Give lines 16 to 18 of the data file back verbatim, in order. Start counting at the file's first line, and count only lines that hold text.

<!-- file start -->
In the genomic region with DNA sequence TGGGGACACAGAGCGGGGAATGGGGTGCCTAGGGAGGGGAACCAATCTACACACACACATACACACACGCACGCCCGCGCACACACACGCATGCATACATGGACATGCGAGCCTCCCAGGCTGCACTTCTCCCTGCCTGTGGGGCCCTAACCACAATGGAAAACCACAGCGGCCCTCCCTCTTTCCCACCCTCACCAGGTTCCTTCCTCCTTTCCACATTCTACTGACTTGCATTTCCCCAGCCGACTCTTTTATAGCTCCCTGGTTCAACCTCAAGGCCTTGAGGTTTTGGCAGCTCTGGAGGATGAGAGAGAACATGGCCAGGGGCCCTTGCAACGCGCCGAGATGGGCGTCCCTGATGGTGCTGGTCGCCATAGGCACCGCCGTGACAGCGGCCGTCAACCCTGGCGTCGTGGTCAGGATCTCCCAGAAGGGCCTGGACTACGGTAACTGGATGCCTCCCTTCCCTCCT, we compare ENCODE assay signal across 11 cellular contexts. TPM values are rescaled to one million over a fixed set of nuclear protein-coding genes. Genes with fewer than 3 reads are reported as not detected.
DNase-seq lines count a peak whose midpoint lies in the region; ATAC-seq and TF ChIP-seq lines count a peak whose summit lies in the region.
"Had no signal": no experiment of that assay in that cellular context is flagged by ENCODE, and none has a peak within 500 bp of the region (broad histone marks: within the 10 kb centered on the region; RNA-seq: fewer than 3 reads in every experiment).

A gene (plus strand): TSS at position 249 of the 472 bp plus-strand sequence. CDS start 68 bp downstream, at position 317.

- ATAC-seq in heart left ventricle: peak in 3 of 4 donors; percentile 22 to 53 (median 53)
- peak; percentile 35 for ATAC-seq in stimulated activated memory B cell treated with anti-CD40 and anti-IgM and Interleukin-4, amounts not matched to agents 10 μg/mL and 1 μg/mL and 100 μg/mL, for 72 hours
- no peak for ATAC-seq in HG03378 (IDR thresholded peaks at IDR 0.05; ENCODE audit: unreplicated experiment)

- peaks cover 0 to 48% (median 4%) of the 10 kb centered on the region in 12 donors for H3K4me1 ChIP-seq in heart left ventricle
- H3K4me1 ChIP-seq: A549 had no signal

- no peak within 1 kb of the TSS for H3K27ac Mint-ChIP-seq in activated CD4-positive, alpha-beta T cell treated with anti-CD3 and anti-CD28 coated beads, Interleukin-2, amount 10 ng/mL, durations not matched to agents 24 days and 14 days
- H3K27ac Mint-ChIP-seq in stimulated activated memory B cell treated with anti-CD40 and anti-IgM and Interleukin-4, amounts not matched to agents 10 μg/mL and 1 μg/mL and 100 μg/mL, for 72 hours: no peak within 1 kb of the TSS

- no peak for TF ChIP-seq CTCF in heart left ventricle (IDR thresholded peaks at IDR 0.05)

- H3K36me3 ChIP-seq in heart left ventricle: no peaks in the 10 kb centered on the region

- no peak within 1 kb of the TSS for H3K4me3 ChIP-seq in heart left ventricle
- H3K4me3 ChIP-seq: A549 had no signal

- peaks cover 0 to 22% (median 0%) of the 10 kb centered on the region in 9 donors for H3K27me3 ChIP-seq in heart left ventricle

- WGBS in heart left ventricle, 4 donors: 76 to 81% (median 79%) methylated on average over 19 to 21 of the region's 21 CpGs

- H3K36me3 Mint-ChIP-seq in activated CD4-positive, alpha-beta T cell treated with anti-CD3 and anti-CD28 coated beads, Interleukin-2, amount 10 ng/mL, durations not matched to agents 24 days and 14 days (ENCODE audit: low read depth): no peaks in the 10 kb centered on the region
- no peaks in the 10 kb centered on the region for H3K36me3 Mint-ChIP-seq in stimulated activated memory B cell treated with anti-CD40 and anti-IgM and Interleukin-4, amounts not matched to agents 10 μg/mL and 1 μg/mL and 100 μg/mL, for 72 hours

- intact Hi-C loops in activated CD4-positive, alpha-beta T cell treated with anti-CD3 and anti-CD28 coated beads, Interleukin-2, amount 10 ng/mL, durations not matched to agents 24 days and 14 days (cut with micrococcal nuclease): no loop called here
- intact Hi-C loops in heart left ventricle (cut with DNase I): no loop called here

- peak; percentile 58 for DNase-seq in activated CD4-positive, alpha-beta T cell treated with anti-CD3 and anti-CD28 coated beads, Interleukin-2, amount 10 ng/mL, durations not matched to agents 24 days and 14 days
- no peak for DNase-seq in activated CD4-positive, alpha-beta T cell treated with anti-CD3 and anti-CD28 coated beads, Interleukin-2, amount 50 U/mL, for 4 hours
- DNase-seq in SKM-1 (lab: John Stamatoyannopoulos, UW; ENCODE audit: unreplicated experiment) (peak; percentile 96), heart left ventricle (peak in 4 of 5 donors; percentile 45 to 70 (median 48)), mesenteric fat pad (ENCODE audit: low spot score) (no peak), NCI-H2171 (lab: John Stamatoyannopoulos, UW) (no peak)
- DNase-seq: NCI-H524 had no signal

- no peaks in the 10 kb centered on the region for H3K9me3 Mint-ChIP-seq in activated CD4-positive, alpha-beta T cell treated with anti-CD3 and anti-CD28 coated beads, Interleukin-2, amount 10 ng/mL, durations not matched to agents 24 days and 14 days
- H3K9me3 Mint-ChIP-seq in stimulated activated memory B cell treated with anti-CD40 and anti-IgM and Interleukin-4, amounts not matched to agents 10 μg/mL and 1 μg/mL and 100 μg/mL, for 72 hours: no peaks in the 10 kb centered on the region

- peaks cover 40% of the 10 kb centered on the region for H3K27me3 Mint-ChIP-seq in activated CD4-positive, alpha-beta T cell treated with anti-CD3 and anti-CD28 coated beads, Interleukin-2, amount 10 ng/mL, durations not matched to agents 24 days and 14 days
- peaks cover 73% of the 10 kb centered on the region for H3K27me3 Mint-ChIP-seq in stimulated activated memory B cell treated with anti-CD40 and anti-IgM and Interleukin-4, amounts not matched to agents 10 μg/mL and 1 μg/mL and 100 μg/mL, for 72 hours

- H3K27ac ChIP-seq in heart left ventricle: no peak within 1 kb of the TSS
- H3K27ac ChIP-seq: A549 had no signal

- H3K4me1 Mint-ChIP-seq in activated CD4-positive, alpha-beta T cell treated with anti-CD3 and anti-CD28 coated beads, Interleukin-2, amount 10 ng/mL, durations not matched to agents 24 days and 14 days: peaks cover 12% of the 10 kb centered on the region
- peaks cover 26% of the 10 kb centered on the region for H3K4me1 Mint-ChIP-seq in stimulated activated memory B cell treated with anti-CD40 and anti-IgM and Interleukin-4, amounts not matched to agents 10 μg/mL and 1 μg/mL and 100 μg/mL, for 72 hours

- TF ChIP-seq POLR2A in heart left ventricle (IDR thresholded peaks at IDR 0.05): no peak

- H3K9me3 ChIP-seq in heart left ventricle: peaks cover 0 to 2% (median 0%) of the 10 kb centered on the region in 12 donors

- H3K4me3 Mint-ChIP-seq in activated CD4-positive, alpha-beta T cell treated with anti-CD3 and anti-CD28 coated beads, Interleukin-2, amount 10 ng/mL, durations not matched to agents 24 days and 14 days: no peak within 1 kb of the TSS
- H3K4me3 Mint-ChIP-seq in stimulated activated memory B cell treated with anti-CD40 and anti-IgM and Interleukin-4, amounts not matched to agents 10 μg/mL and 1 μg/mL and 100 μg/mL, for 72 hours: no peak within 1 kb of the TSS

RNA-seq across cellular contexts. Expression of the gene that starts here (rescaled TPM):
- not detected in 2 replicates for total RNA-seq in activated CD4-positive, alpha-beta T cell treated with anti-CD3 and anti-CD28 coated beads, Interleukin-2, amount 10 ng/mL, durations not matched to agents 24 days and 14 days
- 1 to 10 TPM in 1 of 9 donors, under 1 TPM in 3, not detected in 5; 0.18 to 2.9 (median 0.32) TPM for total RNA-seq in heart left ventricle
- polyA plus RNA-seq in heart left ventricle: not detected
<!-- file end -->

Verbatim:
- peaks cover 0 to 22% (median 0%) of the 10 kb centered on the region in 9 donors for H3K27me3 ChIP-seq in heart left ventricle

- WGBS in heart left ventricle, 4 donors: 76 to 81% (median 79%) methylated on average over 19 to 21 of the region's 21 CpGs

- H3K36me3 Mint-ChIP-seq in activated CD4-positive, alpha-beta T cell treated with anti-CD3 and anti-CD28 coated beads, Interleukin-2, amount 10 ng/mL, durations not matched to agents 24 days and 14 days (ENCODE audit: low read depth): no peaks in the 10 kb centered on the region